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1771 Bonne Map of Tierra Firma (Colombia, Venezuela, Guyana, Brazil)

Carte de La Terre Ferme, de la Guyane et du Pays des Amazones. - Main View

1771 Bonne Map of Tierra Firma (Colombia, Venezuela, Guyana, Brazil)


Bonne's mapping of northern South America with the apocryphal Lake Parima.


Carte de La Terre Ferme, de la Guyane et du Pays des Amazones.
  1771 (dated)     13 x 17.5 in (33.02 x 44.45 cm)     1 : 11000000


A beautiful 1771 example of Rigobert Bonne's decorative map of northern South America. Covers from Honduras and the Windward Isles south as far as 12 degrees south latitude. This region, known since the days of Columbus as Tierra Firma, consists of the modern day nations of Columbia, Venezuela, Ecuador, Guyana, and Brazil. Offers excellent detail throughout showing mountains, rivers, national boundaries, cities, regions, and tribes.

Perhaps the most interesting aspect of this map is Bonne's treatment of the apocryphal Lake Parima. Lake Parima was first identified by Sir Walter Raleigh in the 16th century - though he admittedly never saw the lake himself. Raleigh associated the lake with indigenous legends of Manoa and the supposed site of El Dorado. Many early maps actually show 'El Dorado' on the shores of Lake Parima, though Bonne curiously does not. The reality of Lake Parima and the Manoans is based upon Raleigh's misinterpretation of local trade networks. The Manoas were a river trading tribe based in the Amazon. Each year during the rainy season flooding on the Orinoco and Parima rivers would create a large flood plain and open channels of trade between the two otherwise unconnected regions. Raleigh misinterpreted these watery trade channels as a great lake.

Curiously, despite the popularity of Raleigh's assumptions, the true homeland of the Manoa, along the Rio Negro, was known by the early 18th century. This map actually identifies the 'Ancienne demeure des Manaos' in the correct region. This once a great trading empire was defeated in the earliest years of European exploration of the regions by a series of terrifying Small Pox outbreaks - no doubt carried by the explorers themselves.

A large decorative title cartouche appears in the upper right quadrant. Drawn by R. Bonne in 1771 for issue as plate no. A 34 in Jean Lattre's Atlas Moderne.


Rigobert Bonne (October 6, 1727 - September 2, 1794) was one of the most important French cartographers of the late 18th century. Bonne was born in Ardennes à Raucourt, France. He taught himself mathematics and by eighteen was a working engineer. During the War of the Austrian Succession (1740 - 1748) he served as a military engineer at Berg-op-Zoom. It the subsequent years Bonne became one of the most respected masters of mathematics, physics, and geography in Paris. In 1773, Bonne succeeded Jacques-Nicolas Bellin as Royal Cartographer to France in the office of the Hydrographer at the Depôt de la Marine. Working in his official capacity, Bonne compiled some of the most detailed and accurate maps of the period - most on an equal-area projection known erroneously as the 'Bonne Projection.' Bonne's work represents an important step in the evolution of the cartographic ideology away from the decorative work of the 17th and early 18th century towards a more scientific and practical aesthetic. While mostly focusing on coastal regions, the work of Bonne is highly regarded for its detail, historical importance, and overall aesthetic appeal. Bonne died of edema in 1794, but his son Charles-Marie Rigobert Bonne continued to publish his work well after his death. More by this mapmaker...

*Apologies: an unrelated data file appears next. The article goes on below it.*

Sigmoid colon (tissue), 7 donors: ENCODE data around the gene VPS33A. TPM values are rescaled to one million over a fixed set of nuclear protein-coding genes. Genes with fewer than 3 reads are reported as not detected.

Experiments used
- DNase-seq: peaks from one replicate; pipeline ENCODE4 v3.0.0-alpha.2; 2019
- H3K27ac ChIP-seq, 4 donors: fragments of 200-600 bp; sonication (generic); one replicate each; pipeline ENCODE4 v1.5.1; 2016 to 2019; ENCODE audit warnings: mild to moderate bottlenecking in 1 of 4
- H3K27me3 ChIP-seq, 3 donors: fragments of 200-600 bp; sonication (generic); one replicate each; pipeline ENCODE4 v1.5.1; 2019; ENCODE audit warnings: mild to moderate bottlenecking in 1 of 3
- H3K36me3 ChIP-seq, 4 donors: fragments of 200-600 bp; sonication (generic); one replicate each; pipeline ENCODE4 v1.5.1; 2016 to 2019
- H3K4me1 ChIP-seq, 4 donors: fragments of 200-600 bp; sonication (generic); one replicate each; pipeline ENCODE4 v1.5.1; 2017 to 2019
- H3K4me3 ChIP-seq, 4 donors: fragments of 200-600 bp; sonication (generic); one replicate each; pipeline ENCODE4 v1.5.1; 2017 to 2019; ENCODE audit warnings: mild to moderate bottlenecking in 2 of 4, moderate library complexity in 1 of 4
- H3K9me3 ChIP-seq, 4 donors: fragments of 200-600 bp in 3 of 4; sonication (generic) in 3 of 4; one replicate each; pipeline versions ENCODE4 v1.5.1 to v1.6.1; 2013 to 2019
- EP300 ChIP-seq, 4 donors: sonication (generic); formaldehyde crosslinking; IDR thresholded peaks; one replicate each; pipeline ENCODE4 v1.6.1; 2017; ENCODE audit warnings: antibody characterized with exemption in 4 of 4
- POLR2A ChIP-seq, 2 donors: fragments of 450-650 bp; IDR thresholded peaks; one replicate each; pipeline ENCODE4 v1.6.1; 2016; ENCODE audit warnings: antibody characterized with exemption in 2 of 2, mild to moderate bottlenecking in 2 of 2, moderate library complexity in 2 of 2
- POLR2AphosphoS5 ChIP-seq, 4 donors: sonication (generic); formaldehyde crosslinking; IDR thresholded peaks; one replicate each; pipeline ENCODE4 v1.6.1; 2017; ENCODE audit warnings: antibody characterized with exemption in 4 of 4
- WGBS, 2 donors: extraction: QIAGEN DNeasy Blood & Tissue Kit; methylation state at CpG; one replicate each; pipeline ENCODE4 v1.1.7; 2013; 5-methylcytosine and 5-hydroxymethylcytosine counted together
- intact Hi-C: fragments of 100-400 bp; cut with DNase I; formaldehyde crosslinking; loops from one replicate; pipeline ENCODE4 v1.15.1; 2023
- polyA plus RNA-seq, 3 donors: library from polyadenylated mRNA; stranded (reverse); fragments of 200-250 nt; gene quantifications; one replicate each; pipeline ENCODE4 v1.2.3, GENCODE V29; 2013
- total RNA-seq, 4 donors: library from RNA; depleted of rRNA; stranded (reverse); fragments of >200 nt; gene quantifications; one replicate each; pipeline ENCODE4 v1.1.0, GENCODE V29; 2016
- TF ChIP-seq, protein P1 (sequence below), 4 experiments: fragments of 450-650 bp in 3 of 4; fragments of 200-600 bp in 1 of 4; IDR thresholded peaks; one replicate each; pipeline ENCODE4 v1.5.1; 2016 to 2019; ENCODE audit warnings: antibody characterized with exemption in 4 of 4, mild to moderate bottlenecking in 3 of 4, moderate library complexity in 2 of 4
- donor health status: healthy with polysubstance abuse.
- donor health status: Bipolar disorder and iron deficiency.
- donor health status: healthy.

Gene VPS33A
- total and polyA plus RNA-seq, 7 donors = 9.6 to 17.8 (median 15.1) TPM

Jean Lattré (170x - 178x) was a Paris based bookseller, engraver, globe maker, calligrapher, and map publisher active in the mid to late 18th century. Lattré published a large corpus of maps, globes, and atlases in conjunction with a number of other important French cartographic figures, including Janvier, Zannoni, Bonne and Delamarche. He is also known to have worked with other European cartographers such as William Faden of London and the Italian cartographer Santini. Map piracy and copyright violations were common in 18th century France. Paris court records indicate that Lattré brought charges against several other period map publishers, including fellow Frenchman Desnos and the Italian map engraver Zannoni, both of whom he accused of copying his work. Lattré likes trained his wife Madame Lattré (né Vérard), as an engraver, as a late 18th century trade card promotes the world of 'Lattré et son Epouse.' Lattré's offices and bookshop were located at 20 rue St. Jaques, Paris, France. Later in life he relocated to Bordeaux. Learn More...


Lattre, Jean, Atlas Moderne ou Collection de Cartes sur Toutes les Parties du Globe Terrestre, c.1778.    


Very good. Some toning and wear along original centerfold. Minor foxing. Original platemark visible.


Rumsey 2612.077. Phillips (Atlases) 664. National Maritime Museum, 215.